Benedetto Croce: Philosopher of Art and Literary Critic

Benedetto Croce: Philosopher of Art and Literary Critic

Benedetto Croce: Philosopher of Art and Literary Critic

Benedetto Croce: Philosopher of Art and Literary Critic

Excerpt

Modern literary criticism is feeling more and more the need of going back to fundamentals. In the critical analysis of poetry and of imaginative literature it is now considered necessary to bring up and discuss the basic assumptions upon which critical judgments are founded, to analyze the general concept of poetry and to redefine it in terms which are valid for contemporary experience. The question of what constitutes poetic quality, of the structure and texture of poetry, the relations between poetry and the drama, the foundations of judgment for the novel, and so forth, have been taken up as indispensable premises to the analysis of particular works and to the assessment of a writer's stature.

As a result, contemporary criticism, especially in the United States, seems to concern itself with general issues just as much as with practical criticism. This may be seen in the fact that most collections of modern criticism contain a considerable proportion of discussion of general principles besides analyses of single writers and single works. The critics seem to go more and more into what was once called poetics and into what is still called aesthetics.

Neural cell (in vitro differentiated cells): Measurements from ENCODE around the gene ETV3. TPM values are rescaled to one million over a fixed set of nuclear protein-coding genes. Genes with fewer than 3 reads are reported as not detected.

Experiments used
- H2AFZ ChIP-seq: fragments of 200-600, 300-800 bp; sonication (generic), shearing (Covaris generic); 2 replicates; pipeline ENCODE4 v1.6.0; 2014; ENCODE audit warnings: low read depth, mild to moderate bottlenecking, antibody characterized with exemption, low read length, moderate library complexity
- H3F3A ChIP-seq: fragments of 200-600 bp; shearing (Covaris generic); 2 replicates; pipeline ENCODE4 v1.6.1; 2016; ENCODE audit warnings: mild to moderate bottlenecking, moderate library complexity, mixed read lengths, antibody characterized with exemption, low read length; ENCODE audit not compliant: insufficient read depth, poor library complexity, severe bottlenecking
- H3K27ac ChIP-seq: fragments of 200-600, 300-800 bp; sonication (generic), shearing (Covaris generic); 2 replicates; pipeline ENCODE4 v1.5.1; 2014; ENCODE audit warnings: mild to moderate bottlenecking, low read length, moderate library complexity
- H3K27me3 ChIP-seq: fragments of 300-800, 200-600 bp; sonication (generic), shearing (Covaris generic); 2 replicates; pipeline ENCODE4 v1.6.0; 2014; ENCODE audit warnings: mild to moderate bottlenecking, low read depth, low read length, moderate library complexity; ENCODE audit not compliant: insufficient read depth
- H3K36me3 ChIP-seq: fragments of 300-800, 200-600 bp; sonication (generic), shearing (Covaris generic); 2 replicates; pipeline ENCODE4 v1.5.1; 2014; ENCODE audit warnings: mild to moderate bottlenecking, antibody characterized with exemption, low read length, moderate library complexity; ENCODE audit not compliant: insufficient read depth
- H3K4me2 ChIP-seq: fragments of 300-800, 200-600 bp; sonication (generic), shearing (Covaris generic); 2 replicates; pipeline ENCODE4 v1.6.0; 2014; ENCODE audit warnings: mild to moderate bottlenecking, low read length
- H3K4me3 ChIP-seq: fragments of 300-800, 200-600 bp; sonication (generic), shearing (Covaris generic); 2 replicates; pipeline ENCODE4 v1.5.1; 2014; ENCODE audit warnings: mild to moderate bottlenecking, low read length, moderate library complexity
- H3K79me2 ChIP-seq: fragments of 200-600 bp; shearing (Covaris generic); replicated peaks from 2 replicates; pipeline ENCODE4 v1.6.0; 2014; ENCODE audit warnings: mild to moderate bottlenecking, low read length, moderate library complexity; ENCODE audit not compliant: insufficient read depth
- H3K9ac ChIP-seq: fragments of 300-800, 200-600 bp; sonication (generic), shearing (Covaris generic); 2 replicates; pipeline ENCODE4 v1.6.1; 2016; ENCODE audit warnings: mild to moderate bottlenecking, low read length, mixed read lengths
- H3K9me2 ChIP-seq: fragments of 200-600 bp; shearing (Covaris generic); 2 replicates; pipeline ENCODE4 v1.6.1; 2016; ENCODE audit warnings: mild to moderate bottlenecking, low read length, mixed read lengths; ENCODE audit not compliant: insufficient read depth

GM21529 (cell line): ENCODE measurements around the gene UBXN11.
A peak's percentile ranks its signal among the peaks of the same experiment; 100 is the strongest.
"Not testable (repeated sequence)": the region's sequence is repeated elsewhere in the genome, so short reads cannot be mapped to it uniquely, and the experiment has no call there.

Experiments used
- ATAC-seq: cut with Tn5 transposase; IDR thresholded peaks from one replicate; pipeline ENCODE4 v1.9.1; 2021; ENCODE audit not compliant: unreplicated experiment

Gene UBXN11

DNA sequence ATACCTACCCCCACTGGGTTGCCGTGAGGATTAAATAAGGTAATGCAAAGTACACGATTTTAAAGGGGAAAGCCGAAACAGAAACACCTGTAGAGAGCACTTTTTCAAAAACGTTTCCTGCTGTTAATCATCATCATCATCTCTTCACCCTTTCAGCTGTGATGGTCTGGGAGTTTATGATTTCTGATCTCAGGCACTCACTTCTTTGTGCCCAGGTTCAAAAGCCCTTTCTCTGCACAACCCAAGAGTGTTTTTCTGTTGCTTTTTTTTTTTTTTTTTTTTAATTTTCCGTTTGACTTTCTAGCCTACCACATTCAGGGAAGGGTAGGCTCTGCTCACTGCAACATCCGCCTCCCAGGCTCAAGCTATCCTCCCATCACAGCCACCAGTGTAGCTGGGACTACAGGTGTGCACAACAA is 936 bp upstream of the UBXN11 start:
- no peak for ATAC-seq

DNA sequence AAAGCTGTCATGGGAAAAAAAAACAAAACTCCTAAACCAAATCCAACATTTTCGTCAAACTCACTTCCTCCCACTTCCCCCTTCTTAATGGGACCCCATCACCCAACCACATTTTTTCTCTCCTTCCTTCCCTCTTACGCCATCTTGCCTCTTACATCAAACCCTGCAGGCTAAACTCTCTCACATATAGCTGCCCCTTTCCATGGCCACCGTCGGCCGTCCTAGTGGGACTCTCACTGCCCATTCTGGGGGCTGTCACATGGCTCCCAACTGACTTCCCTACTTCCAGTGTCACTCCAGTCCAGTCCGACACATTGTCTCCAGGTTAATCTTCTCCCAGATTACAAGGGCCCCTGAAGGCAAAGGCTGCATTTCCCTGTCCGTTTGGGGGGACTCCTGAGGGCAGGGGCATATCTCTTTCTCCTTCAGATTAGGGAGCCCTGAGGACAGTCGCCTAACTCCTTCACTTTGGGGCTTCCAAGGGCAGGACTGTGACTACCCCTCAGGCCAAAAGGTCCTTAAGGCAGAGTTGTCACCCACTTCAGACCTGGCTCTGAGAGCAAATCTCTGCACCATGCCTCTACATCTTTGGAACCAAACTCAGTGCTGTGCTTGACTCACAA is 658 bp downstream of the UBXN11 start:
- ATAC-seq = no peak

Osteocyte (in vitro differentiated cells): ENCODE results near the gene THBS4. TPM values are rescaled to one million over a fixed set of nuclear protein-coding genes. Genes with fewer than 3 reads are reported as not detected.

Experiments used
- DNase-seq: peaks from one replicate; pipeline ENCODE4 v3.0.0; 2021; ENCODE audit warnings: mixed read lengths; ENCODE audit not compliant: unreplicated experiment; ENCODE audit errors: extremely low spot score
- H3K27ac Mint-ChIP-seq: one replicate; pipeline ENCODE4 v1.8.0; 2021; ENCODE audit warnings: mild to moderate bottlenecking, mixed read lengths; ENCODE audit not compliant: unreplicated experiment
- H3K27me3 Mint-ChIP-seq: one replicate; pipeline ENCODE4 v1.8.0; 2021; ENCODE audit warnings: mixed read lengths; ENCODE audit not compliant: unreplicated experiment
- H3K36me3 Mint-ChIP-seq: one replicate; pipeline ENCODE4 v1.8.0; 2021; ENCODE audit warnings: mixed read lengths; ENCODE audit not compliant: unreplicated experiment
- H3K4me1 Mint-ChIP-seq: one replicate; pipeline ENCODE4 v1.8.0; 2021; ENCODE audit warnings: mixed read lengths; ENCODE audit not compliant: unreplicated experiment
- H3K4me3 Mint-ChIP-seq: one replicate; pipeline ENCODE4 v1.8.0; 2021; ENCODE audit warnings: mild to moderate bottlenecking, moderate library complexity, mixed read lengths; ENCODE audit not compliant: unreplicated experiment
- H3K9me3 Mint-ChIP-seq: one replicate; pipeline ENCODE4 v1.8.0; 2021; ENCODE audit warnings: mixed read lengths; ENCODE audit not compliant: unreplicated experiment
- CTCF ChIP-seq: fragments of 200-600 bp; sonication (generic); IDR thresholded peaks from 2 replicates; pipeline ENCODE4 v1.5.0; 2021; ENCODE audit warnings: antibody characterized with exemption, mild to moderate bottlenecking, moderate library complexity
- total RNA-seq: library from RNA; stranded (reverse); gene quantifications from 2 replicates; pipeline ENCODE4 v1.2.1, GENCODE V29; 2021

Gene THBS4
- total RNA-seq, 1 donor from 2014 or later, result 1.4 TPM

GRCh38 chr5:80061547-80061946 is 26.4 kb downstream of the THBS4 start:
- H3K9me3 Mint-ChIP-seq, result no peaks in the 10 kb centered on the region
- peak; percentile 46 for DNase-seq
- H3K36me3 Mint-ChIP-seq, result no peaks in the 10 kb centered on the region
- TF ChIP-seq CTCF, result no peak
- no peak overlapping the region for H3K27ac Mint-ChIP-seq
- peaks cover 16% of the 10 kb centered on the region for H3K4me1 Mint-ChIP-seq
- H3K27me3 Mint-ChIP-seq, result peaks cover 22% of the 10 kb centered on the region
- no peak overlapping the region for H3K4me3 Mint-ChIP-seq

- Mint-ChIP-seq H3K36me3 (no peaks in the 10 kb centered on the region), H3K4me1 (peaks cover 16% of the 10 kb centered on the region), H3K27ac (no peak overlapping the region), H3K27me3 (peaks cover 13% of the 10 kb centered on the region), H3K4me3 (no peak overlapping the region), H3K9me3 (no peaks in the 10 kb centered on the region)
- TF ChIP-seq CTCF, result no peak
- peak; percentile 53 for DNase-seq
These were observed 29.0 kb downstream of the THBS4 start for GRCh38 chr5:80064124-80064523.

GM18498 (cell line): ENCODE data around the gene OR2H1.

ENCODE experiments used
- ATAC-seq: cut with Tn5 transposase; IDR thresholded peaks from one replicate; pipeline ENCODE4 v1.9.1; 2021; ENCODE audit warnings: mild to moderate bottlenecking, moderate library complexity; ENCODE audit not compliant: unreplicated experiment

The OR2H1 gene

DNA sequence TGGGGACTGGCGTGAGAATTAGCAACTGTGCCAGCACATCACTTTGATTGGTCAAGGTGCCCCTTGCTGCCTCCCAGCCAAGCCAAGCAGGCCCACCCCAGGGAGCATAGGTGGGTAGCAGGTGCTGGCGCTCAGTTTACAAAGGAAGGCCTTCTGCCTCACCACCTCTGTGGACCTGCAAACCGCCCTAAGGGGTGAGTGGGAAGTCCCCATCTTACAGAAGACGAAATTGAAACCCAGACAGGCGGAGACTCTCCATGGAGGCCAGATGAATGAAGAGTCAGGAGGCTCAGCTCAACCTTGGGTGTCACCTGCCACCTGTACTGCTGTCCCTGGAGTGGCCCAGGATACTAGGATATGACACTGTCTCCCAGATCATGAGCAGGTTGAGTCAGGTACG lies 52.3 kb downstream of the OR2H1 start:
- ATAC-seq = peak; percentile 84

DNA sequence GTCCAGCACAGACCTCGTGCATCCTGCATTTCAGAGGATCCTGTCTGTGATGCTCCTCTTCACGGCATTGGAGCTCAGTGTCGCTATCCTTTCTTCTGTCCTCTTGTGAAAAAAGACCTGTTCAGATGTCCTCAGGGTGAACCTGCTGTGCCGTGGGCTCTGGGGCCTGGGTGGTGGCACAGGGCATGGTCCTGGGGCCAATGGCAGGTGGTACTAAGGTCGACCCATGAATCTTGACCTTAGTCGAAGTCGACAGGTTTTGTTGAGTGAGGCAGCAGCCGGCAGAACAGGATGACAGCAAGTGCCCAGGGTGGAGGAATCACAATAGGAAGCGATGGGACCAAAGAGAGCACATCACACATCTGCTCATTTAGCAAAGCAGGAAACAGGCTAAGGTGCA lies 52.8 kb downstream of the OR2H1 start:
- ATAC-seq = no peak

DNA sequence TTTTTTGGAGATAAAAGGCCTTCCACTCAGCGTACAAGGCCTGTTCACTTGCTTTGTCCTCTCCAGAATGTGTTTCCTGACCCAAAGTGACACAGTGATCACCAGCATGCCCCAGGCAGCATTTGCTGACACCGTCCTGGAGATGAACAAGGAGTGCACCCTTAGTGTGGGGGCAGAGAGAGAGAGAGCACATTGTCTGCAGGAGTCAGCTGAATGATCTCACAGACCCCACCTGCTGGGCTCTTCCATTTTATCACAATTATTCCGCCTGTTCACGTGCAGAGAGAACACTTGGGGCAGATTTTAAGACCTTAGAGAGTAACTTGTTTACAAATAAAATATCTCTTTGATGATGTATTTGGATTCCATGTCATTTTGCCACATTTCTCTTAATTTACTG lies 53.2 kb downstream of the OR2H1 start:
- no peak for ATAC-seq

Many of the barriers that fenced in traditional academic scholarship have been broken down. One of them was a big "No entry" sign posted over the road that led to philosophical speculation. The good scholar was supposed to deal only with "facts" and avoid "ideas." But in their search for ultimates, more and more modern critics feel that they have to venture upon . . .

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